A guest review by Joe Fraser
In my experience sunglasses come in two categories:
1. Really nice, really expensive and likely to last – think Ray-bans or Oakleys.
2. Cheap tat that comes from Boots for a tenner because you’re at an airport and you’ve forgotten to pack your proper glasses. After the holiday, if they last that long, you’ll put them in your car thinking they’ll come in handy at some point. They’ll rattle around for a while, you’ll use them occasionally, and sooner or later you’ll be relieved to find that you’ve sat on them and alas, they are no more.
These Polaroids seem to be aiming for the middle ground, priced at £55 from the website. I’m not sure if I’m supposed to love and cherish them or put them in one of the many places my car seems to have for such things.
The glasses themselves are quite chunky, and feel fairly solidly built. The arms are coated in a rubbery plastic that grips well, and hopefully prevents the brainache that cheaper glasses can induce. The lenses are a fairly colour-neutral light tint, but being polarised, they do cut down on glare and shine well.
There’s also a removable padded err… thing… that clips around the inside of the lenses, between the frame and your face. This might be useful if you’re wearing them for a bit of light skiing or if you’re the sort who gets punched in the face often, but in normal wear it just adds weight and makes the glasses a bit warm to wear.
If this review seems a little lukewarm, I have come to the realisation that while these sunglasses don’t really tickle my pickle, I have just worn them for over a week straight, while on holiday, driving, walking, putting up tents, mending Volkwagens etc. and have absolutely no qualms whatsoever. They’re light enough (once you’ve taken the cushions out), give good glare reduction, fit well, and they didn’t start to hurt after several hours unlike some other headsqueeze sunglasses I’ve had.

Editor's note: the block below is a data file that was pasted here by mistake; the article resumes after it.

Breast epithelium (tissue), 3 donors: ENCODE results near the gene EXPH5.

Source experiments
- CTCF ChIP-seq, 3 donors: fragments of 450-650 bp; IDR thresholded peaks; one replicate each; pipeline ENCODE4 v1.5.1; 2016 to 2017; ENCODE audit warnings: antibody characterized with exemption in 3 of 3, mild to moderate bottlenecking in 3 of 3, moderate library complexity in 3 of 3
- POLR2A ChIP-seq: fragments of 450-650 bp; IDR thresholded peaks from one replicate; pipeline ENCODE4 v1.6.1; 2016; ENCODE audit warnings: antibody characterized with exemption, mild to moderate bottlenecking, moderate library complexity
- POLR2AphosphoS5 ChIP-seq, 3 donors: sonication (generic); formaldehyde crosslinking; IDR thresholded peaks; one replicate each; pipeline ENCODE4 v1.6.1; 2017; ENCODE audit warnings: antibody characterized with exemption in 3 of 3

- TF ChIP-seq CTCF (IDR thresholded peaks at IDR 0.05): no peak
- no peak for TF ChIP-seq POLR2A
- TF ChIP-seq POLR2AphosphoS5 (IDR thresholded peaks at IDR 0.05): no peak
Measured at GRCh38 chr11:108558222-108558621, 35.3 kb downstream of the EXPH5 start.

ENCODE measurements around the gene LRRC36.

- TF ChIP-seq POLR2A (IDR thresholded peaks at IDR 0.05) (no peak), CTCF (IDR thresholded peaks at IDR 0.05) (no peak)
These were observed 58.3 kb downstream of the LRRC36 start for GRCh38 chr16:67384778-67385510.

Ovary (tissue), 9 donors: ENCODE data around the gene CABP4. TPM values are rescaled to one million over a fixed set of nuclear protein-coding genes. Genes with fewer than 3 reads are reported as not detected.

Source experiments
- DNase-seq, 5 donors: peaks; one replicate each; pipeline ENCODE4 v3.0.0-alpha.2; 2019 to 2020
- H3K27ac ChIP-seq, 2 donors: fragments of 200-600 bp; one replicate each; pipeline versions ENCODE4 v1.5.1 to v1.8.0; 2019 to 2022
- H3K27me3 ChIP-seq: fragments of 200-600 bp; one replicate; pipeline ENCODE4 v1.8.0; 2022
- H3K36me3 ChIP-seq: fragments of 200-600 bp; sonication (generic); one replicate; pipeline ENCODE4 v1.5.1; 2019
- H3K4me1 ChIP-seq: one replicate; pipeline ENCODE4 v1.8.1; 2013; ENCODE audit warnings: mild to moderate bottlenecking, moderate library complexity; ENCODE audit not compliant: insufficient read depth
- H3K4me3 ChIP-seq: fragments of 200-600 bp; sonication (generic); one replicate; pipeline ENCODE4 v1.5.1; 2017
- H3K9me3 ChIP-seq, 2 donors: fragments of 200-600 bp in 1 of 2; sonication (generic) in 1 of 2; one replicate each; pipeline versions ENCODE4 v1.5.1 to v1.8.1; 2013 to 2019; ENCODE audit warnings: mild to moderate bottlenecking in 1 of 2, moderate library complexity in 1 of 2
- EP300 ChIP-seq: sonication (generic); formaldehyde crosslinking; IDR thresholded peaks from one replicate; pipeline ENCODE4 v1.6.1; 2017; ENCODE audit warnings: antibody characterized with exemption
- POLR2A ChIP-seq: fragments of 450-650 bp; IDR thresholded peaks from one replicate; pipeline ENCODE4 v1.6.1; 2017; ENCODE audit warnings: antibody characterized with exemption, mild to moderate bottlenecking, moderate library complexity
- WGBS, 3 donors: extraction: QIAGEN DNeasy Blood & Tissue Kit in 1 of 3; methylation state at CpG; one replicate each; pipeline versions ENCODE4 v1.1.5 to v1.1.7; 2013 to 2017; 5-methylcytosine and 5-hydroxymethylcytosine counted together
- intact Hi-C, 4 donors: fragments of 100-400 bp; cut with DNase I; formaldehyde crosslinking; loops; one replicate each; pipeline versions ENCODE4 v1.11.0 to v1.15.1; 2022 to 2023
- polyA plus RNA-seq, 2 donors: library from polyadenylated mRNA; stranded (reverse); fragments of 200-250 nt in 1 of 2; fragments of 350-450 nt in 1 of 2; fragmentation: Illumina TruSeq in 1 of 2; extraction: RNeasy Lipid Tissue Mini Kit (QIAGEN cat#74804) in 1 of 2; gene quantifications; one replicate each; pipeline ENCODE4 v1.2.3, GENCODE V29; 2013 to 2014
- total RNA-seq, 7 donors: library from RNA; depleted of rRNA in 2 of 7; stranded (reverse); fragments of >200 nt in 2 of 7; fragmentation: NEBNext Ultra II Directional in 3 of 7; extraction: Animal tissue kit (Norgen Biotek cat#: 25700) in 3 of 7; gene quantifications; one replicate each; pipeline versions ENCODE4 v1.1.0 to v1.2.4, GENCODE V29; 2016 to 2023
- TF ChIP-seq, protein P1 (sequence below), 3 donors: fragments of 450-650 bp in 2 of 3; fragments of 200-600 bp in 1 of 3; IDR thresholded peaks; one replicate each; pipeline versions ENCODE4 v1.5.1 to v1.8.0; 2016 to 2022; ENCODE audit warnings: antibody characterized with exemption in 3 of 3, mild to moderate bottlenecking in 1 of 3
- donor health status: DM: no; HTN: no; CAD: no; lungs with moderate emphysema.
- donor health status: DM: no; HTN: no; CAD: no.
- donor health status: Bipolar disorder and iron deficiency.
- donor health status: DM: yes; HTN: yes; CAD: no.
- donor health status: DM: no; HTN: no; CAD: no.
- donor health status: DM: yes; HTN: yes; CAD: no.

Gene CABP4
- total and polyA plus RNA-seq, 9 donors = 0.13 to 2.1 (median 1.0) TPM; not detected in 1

Accessories: The case is a fairly large standard black zip-up affair, with no hinges to bend. I rate it as capable defence against five sit-ons of a 12 stone bloke. Would be better if it had an internal cushioned cut-out for the frame to live in, but then it’d be a non-standard case and cost five times as much.
And the polishing cloth is aaaaamaaaaazing! Okay, it’s not. it’s a black soft lens polishing cloth. The type that comes with every pair of glasses, ever.
SUMMARY: I quite like them, and they’re very competently-built sunglasses, but probably not enough to pay £55 for them.
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